Falles
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    Falles Falles Presentation Transcript

    • Fallas & Mascletà César Simón Royo
    • The Falles (in valencian) or Fallas (in Spanish) are a Valencian traditional celebration in praise of Saint Joseph in Valencia, Spain. The term Falles refers to both the celebration and the monuments created during the celebration. A number of towns in the Valencian Community have similar celebrations inspired in the original one from the city of Valencia. Fallas
    • History of Fallas There are a few different theories regarding the origin of the Falles festival. One theory suggests that the Falles started in the Middle Ages, when artisans put out their broken artifacts and pieces of wood that they sorted during the winter then burnt them to celebrate the spring equinox. Valencian carpenters used planks of wood to hang their candles on. These planks were known as parots . During the winter, these were needed to provide light for the carpenters to work by. With the coming of the Spring, they were no longer necessary, so they were burned. With time, and the intervention of the Church, the date of the burning of these parots was made to coincide with the celebration of the festival of Saint Joseph, the patron saint of the carpenters. And so began the tradition of the Fallas.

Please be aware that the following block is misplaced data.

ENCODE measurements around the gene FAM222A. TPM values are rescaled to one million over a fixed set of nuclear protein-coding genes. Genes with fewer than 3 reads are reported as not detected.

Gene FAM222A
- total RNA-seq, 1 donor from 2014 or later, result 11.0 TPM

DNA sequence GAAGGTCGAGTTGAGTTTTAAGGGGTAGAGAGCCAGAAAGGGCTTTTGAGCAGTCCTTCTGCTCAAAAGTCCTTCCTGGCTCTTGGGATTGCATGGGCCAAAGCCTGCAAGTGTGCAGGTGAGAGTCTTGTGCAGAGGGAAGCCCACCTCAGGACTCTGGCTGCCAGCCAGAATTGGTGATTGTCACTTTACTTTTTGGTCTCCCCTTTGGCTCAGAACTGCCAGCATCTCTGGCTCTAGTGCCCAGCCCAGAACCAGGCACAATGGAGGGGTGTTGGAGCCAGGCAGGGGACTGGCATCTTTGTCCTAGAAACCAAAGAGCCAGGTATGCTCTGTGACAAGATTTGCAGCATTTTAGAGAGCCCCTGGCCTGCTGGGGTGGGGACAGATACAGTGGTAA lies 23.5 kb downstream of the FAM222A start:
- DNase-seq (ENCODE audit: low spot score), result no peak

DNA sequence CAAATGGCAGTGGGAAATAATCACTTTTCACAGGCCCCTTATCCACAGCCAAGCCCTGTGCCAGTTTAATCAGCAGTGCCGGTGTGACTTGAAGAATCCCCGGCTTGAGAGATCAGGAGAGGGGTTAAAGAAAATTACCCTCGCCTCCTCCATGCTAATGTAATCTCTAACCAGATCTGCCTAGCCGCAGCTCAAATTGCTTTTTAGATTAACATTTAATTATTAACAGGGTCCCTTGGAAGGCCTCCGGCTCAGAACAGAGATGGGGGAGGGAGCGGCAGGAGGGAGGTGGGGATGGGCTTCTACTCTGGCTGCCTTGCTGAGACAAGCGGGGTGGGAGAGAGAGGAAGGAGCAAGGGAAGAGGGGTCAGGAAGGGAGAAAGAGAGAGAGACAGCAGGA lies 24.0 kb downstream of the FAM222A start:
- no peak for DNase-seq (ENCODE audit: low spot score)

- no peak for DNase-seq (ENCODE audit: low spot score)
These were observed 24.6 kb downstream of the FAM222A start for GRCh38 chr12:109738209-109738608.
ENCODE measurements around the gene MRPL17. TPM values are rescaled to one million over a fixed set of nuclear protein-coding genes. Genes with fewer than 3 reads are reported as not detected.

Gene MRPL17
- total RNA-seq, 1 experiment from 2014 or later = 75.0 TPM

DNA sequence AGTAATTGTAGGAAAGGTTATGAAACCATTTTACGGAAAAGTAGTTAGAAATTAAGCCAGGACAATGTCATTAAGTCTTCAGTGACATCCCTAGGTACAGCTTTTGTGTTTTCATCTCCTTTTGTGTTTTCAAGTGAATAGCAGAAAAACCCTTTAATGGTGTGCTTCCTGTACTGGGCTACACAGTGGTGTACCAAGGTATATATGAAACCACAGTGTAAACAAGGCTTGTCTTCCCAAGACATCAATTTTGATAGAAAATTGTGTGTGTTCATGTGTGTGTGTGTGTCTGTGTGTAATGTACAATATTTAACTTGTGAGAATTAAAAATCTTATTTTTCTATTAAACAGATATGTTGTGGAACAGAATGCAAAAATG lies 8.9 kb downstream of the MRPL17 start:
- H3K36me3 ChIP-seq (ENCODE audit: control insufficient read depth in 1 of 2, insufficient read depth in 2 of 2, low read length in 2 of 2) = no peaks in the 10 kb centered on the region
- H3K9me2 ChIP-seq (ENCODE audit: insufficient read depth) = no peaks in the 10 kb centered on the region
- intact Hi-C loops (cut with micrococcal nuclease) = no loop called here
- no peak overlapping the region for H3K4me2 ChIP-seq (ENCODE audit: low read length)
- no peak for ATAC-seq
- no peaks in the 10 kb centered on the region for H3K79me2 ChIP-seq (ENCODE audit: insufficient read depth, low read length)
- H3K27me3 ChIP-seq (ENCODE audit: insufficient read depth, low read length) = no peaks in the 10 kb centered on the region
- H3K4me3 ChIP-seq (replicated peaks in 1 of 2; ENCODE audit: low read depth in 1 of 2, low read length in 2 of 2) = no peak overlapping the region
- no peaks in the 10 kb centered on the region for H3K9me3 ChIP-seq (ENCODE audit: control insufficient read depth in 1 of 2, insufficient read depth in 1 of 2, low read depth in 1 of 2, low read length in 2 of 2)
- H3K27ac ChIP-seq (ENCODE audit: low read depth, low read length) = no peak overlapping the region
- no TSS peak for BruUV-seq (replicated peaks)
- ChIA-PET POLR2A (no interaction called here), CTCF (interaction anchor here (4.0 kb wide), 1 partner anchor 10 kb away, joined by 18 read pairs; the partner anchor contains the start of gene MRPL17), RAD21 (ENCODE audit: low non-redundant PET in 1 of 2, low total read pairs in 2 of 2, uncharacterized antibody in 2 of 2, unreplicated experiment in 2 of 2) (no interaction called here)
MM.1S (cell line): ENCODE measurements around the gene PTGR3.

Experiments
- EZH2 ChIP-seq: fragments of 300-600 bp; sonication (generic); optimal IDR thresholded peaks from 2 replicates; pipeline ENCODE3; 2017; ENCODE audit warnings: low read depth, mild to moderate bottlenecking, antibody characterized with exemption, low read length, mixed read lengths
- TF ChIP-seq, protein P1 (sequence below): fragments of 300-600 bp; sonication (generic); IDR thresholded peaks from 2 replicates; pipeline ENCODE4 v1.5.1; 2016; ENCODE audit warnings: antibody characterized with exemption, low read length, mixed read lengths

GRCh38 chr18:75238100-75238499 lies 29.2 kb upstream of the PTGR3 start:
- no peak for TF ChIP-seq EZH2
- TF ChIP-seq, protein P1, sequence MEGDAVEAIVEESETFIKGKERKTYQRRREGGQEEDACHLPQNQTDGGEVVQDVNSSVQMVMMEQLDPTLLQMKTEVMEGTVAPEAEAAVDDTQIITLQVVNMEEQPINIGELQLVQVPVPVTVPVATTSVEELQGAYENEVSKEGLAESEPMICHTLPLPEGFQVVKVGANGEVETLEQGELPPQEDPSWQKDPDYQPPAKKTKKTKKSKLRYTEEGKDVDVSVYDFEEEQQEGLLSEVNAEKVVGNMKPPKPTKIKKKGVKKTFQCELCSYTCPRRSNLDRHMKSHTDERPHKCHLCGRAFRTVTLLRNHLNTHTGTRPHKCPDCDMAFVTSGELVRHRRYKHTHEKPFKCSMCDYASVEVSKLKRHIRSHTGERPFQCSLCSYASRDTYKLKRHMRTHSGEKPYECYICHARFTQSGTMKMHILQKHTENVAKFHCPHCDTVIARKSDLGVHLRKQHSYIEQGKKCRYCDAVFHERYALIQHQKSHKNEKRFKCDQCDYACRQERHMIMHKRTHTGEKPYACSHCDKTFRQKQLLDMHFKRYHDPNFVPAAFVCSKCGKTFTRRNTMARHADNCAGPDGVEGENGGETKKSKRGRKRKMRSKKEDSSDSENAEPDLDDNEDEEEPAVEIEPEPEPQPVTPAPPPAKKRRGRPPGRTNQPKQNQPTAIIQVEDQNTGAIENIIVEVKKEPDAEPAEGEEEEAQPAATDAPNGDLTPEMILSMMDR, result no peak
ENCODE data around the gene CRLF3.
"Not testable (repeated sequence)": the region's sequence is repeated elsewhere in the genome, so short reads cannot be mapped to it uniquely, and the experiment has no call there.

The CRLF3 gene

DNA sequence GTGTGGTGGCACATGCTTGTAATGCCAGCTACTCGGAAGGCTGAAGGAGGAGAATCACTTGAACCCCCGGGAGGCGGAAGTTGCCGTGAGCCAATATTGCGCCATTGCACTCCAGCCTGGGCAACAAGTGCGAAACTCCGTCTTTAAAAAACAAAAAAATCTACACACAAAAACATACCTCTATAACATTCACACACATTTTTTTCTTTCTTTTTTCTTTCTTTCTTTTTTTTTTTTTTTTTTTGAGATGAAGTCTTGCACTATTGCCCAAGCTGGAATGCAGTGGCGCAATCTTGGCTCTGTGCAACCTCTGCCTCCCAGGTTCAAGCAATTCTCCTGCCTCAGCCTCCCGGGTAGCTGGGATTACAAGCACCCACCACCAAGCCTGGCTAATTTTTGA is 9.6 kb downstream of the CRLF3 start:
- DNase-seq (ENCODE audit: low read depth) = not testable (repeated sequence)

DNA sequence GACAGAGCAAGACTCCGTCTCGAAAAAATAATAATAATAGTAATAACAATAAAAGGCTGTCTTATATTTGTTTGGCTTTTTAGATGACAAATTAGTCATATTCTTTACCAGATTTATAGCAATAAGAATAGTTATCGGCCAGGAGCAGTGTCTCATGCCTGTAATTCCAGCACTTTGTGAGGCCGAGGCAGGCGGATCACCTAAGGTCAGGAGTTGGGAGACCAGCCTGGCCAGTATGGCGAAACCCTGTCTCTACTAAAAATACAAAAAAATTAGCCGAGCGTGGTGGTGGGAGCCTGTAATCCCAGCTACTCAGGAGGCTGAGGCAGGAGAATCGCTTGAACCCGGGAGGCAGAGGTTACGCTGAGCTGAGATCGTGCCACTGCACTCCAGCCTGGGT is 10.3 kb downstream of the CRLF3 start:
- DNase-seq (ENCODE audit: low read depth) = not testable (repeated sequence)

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    • La Mascletà The Mascletà , an explosive display of the concussive effects of co-ordinated firecracker and fireworks barrages, takes place in each neighbourhood at 2 pm every day of the festival; the main event is the municipal Mascleta in the Plaça de l'Ajuntament where the pyrotechnicians compete for the honour of providing the final Mascleta of the fiestas (on March 19). At 2pm the clock chimes and the Fallera Mayor (dressed in her fallera finery) will call from the balcony of the City Hall, Senyor pirotècnic, pot començar la "mascletà"! ("Mr. Pyrotechnic, you may commence the Mascletà!"), and the Mascletà begins. Mascletà is almost unique to Valencia, hugely popular with the Valencian people and found in very few other places in the world. Smaller neighbourhoods often hold their own mascleta for saint's days, weddings and other celebrations.
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